9. #19
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    Quote Originally Posted by devsk View Post
    What a load of crap! Use and learn ZFS first, and then test it. Compare the performance of its features with other filesystems.
    Responses like this are not helping things.

    There's a very active group of ZFS on linux users and we're all concerned about seeing accurate benchmarking. All the Phoronix guys need to do is ask for some assistance and it'll be freely given.

    Main hints:

    0: ZFS is intended for disk arrays. A single drive configuration is not something which would ever be used in production environments (even in a SOHO environment)

    1: ZFS works best when given entire disks, not partitions.

    2: Any machine using ZFS needs a fair amount of ram. If deduplication and compression are enabled then it needs a lot more ram than a ext4 system. These are necessary tradeoffs. Rule of thumb: 4Gb + 1Gb per Tb of disk, double that if deduplication is enabled.

    3: Tune your ashift= value. It works better at 12-13 than the default inherited from Solaris that is tuned for 512 byte sectors and may be better at higher values for larger files.

    4: SSD l2arc and SSD ZILs make a _large_ performance difference. Don't skimp on the l2arc. Larger L2arcs will help compensate for lack of ram when deduplicating. Even relatively slow SSD will make a difference.

    5: Hardware raid controllers are a liability. They get in the way. Don't use a hardware RAID array as it kills about half the advantages ZFS can offer (If you must use a hardware raid controller, then set the drives up in JBOD mode or create multiple single-drive RAID0 arrays) about the only thing that _is_ useful is battery backed write cache.

    6: Make sure you use optimum disk layouts (there are optimum numbers for each level of raidz)

    ZFS is designed to detect and _fix_ silent disk errors (data corruption which passes ECC. This is estimated to be a daily occurance on terabyte-scale hard drives at quoted correction levels). Hardware raid controllers might detect an error but that's about it.

    Even in worst case performance scenarios ZFS should be almost bulletproof for all redundant disk layouts. It's designed from the ground up with the notion that storage media is unreliable. I have abused my ZFS filesystems every way I can think of - including pulling out multiple disks from a live filesystem under full r/w load - and the worst thing that's happened is that it shut down - no data was lost when the drives were plugged back in. Sometimes that means performance penalties but a fast filesystem is no use if it loses data (BTRFS and Ext4-on-mdraid6 both died irrepairably for under the same tests).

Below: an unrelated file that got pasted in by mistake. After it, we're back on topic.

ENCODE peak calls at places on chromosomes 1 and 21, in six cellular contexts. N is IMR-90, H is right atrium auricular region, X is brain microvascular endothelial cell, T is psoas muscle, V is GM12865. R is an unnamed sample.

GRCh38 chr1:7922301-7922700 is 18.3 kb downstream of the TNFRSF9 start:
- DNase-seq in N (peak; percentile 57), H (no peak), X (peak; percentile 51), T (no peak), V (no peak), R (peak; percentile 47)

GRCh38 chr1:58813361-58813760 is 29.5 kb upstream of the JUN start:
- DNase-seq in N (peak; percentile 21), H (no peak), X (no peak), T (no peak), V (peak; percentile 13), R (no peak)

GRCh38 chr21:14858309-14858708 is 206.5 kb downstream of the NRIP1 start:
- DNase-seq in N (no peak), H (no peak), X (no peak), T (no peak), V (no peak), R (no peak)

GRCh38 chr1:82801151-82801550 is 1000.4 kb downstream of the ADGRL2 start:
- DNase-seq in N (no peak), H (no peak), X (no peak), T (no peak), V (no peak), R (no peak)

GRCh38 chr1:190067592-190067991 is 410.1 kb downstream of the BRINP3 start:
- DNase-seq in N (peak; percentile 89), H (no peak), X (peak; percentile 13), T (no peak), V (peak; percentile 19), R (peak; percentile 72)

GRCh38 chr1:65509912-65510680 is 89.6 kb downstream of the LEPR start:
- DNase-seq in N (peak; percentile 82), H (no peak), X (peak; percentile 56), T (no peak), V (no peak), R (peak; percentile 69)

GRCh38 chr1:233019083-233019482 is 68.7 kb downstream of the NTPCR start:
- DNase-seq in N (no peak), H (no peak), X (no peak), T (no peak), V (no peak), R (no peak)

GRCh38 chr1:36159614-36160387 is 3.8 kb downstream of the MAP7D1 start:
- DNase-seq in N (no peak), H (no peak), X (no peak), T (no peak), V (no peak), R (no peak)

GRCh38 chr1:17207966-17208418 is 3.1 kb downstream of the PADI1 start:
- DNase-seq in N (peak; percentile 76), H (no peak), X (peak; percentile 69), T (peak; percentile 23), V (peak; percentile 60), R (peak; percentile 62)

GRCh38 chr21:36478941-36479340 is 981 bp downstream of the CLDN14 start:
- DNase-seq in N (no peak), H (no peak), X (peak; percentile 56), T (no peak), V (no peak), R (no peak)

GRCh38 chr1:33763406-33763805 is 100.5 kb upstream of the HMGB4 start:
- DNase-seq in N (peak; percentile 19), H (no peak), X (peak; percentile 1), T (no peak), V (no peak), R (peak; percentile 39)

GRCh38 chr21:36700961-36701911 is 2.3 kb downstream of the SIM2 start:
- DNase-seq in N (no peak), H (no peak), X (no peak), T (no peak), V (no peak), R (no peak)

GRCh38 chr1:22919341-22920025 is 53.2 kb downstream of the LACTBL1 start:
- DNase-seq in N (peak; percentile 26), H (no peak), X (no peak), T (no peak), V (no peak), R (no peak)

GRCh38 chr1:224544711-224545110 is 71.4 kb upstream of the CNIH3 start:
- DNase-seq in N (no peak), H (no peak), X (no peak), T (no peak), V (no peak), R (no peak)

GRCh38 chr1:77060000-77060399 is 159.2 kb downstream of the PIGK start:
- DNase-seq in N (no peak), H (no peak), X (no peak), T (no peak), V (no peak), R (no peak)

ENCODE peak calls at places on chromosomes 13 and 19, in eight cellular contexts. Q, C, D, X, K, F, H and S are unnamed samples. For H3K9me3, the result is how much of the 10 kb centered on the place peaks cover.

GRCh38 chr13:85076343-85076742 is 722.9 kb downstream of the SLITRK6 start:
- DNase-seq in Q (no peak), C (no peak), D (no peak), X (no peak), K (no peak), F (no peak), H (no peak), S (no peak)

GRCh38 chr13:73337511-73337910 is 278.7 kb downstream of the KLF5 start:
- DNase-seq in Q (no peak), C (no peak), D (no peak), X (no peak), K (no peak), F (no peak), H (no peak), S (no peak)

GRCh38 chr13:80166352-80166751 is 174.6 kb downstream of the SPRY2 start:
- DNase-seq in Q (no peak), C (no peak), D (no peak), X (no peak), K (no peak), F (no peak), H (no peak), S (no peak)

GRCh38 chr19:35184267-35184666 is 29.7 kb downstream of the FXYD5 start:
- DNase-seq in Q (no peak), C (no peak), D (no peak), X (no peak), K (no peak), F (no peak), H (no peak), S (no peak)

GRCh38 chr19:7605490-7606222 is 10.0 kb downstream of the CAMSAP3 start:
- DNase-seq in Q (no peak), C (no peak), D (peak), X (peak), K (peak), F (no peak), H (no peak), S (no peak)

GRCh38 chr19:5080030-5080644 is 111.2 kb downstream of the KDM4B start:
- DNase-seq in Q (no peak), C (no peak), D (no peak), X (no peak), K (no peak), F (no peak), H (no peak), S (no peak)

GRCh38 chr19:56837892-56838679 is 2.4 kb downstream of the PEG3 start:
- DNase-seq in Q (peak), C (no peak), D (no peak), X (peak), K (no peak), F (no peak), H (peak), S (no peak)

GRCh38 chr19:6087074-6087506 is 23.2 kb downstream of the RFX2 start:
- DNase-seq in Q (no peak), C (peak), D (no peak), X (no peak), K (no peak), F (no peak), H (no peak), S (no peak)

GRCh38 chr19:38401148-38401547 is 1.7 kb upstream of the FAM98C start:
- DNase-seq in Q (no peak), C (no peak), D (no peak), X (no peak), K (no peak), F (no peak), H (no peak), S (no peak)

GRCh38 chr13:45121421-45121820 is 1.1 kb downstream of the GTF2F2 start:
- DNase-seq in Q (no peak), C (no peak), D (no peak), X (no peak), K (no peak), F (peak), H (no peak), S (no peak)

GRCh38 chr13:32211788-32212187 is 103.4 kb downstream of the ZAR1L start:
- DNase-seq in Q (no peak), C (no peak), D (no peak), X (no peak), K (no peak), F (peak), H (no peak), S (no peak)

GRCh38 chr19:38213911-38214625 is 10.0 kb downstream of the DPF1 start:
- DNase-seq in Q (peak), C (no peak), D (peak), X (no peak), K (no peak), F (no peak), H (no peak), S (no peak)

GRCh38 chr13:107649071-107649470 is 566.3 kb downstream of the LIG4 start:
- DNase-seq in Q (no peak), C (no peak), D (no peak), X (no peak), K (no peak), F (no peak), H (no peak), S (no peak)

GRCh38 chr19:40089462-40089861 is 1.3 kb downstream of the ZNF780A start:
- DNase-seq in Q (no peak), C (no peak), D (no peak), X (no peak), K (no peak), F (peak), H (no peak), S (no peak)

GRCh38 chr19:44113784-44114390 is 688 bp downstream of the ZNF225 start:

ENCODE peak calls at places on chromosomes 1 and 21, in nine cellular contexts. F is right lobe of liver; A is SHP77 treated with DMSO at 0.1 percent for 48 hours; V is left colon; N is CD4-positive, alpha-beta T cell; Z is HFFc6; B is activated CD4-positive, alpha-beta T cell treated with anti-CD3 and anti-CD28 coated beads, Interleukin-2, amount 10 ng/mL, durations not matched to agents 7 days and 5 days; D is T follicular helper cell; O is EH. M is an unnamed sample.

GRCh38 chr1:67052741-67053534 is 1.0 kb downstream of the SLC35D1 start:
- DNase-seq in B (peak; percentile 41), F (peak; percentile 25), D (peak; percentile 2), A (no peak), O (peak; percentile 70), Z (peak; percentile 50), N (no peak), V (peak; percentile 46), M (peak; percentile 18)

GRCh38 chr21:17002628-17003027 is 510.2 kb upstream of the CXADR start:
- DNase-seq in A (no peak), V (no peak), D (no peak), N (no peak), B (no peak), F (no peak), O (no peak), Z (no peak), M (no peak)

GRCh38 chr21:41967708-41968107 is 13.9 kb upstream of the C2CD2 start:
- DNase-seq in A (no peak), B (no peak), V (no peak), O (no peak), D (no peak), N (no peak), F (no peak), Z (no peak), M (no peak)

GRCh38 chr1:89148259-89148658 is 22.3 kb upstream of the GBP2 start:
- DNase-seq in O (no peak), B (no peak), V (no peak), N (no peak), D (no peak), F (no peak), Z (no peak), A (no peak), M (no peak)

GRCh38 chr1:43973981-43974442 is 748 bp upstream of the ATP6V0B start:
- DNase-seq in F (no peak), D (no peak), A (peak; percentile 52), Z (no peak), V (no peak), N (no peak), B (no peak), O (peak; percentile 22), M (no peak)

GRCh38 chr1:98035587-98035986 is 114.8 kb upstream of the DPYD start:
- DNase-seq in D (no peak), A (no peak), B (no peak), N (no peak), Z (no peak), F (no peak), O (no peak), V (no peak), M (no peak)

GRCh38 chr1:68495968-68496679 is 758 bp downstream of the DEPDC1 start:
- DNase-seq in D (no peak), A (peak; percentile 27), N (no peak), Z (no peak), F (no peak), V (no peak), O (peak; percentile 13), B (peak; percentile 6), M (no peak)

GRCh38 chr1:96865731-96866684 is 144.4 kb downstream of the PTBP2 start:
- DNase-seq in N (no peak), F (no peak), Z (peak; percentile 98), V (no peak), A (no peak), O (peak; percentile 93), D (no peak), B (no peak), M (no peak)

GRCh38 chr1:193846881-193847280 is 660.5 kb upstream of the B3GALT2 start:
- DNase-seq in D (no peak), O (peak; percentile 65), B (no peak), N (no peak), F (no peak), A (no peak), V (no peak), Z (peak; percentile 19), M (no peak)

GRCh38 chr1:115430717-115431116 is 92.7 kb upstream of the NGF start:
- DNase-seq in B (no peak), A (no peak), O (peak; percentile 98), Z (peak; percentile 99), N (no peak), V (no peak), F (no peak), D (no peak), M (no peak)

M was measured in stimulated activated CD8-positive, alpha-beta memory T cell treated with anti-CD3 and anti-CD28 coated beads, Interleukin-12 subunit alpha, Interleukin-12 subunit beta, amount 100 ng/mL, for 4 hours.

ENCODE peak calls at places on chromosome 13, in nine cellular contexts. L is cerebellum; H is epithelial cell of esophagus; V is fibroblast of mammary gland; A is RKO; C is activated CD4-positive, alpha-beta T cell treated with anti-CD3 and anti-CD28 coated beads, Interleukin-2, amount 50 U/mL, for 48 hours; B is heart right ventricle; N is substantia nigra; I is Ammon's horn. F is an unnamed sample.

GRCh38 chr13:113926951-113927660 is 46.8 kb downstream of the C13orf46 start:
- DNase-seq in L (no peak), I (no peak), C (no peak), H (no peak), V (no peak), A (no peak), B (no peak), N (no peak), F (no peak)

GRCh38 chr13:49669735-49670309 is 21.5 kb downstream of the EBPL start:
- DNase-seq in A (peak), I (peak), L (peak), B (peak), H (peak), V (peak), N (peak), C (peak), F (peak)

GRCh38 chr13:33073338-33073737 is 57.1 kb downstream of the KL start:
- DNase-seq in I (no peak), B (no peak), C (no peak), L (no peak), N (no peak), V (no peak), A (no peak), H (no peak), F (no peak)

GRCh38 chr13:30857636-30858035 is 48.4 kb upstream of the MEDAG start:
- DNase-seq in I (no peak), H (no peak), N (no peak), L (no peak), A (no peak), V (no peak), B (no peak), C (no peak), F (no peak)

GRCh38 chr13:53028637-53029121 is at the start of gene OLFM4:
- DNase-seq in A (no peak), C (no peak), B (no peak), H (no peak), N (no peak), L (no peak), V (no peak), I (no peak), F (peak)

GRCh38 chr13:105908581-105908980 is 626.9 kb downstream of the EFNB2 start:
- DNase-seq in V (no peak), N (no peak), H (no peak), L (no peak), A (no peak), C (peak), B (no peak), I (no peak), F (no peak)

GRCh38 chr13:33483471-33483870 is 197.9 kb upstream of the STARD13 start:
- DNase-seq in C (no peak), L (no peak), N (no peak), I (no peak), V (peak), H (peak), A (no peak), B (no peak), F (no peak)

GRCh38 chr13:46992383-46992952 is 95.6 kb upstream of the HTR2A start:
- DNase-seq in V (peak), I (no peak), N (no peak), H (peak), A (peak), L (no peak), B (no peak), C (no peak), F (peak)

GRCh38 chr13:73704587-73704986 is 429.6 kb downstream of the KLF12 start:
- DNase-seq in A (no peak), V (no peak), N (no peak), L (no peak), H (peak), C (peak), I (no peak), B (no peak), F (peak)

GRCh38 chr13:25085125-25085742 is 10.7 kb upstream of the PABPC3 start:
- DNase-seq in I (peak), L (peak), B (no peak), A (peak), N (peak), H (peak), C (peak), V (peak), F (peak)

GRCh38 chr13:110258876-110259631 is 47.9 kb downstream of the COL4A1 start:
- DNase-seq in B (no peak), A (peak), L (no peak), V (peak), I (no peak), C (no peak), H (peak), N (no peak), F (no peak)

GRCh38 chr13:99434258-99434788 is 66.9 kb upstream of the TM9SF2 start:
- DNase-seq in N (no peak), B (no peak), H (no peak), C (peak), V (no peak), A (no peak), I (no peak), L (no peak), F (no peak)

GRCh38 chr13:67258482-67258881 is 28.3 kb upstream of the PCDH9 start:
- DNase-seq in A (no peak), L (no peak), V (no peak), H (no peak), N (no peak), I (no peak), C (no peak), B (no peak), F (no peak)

It'd be good to see a redone set of benchmarks for a properly tuned ZFS setup - and bear in mind that ZFS isn't just a "filesystem" - it's a complete storage environment which replaces RAID+Partitions+LVM+filesystem and is intended for multi-Tb scale installations (I run 12Tb at home on 5400RPM drives, and several hundred Tb at work...)
    Last edited by stoatwblr; 06-28-2012 at 11:02 PM.

  10. #20

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    Quote Originally Posted by stoatwblr View Post
    There's a very active group of ZFS on linux users and we're all concerned about seeing accurate benchmarking. All the Phoronix guys need to do is ask for some assistance and it'll be freely given.
    I maintain the ZFS kernel modules in Gentoo Linux and I am also responsible for some of the patches in the ZFSOnLinux shortlog. If Michael contacted me by email, I would be more than happy to describe how to do proper benchmarks.